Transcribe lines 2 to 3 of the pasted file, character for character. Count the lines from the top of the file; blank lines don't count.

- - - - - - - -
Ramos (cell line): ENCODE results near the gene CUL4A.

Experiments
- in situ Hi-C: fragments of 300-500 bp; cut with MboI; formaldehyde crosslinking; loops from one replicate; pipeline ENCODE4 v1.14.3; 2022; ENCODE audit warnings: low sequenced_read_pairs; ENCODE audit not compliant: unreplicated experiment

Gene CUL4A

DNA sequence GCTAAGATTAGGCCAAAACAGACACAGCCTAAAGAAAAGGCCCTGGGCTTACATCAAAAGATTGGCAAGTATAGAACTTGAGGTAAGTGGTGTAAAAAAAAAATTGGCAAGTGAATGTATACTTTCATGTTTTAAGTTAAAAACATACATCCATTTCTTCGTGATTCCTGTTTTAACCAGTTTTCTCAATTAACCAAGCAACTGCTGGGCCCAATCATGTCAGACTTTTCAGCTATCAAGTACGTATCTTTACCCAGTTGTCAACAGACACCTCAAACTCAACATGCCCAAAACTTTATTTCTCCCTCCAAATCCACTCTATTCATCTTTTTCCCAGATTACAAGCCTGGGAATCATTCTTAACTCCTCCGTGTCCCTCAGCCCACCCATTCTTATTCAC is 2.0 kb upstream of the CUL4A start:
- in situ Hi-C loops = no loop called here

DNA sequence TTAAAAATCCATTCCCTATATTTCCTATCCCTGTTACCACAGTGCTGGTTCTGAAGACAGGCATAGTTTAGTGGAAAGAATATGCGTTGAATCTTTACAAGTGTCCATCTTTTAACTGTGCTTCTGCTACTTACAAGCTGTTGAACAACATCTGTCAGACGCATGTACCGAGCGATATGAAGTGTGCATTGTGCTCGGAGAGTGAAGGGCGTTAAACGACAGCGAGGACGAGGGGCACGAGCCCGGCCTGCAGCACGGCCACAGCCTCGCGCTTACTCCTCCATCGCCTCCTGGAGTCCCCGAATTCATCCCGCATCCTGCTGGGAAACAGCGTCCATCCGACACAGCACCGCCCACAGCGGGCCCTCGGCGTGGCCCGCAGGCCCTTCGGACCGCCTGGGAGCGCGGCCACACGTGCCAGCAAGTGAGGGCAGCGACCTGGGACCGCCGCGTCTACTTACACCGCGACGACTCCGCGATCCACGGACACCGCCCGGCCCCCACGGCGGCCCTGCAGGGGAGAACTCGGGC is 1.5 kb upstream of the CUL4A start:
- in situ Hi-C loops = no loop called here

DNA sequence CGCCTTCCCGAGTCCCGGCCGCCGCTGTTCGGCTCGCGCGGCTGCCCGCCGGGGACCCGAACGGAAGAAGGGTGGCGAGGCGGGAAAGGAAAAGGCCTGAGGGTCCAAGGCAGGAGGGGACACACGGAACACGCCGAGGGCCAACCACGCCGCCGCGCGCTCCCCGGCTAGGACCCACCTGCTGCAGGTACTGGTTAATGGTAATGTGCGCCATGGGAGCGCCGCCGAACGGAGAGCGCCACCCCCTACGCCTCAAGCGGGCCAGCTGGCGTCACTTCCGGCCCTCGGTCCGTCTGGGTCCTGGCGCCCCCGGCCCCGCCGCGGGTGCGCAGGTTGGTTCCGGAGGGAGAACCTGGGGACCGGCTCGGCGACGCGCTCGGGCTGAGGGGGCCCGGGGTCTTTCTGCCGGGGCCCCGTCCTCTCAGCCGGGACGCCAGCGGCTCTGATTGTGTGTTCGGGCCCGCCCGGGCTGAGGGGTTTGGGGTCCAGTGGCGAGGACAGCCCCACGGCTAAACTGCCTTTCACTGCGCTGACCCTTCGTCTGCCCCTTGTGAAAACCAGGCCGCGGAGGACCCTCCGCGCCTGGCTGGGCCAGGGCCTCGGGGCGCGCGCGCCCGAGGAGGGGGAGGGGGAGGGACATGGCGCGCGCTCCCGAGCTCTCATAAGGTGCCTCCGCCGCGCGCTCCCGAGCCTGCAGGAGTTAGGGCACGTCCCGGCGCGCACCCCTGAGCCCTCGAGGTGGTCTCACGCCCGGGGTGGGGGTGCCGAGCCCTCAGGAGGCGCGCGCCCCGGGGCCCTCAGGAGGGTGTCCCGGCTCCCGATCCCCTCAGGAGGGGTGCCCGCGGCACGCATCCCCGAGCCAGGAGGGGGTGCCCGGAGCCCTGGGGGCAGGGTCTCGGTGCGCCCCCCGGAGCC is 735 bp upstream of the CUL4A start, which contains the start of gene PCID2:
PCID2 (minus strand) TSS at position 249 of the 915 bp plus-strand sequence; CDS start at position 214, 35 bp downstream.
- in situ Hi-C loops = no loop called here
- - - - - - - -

Experiments
- in situ Hi-C: fragments of 300-500 bp; cut with MboI; formaldehyde crosslinking; loops from one replicate; pipeline ENCODE4 v1.14.3; 2022; ENCODE audit warnings: low sequenced_read_pairs; ENCODE audit not compliant: unreplicated experiment